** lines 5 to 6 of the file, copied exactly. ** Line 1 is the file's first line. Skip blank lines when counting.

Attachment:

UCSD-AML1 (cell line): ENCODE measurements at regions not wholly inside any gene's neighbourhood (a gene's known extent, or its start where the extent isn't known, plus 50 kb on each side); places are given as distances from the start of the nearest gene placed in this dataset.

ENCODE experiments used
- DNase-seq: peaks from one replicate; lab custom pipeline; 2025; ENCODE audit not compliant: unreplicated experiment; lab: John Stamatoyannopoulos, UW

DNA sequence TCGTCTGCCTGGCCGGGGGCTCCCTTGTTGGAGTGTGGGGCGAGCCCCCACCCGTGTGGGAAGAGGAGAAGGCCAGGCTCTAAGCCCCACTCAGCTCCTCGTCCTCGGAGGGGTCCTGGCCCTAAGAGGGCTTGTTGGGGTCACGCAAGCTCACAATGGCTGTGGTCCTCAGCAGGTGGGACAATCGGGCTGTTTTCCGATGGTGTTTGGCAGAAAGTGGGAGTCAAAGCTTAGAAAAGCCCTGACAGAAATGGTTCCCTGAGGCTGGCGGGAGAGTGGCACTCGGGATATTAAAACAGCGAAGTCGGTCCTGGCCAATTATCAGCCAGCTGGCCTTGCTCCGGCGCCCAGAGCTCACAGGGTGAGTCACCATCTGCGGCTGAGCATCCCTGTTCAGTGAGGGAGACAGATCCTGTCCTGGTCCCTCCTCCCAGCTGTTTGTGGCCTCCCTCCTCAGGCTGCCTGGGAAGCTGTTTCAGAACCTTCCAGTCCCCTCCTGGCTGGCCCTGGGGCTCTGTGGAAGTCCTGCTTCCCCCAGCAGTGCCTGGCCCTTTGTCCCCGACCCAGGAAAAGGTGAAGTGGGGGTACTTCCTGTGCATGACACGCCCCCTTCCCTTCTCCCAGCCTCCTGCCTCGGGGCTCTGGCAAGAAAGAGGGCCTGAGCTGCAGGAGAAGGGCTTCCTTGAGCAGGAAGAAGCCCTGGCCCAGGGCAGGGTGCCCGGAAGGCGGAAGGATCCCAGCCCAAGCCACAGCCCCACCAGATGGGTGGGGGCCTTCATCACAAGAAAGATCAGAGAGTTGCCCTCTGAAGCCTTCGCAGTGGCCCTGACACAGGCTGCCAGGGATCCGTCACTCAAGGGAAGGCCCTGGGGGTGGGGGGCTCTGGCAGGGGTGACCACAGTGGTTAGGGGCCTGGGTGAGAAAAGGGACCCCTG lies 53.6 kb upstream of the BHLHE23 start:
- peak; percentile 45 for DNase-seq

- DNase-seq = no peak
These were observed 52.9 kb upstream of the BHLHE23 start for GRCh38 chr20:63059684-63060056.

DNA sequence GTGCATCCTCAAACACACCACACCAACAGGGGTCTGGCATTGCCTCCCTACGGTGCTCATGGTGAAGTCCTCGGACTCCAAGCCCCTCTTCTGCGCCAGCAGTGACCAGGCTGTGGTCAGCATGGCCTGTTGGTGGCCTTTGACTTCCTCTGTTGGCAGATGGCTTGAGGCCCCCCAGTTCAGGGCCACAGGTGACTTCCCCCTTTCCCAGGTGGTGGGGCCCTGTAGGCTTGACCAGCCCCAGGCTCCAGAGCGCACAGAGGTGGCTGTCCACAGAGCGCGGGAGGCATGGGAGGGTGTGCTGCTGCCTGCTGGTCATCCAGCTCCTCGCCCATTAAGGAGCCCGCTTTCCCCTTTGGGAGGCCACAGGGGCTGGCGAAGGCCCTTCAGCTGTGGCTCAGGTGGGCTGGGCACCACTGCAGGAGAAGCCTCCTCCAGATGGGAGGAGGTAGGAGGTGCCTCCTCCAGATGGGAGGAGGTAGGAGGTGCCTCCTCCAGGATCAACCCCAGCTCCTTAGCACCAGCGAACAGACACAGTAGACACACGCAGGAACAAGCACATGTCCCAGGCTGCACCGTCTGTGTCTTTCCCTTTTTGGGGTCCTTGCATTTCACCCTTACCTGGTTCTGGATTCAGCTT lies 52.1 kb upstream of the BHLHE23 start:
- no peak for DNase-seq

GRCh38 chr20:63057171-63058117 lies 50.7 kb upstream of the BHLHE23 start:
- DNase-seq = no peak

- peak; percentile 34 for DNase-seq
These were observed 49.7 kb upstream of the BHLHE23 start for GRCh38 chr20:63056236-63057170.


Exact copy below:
- peak; percentile 45 for DNase-seq

- DNase-seq = no peak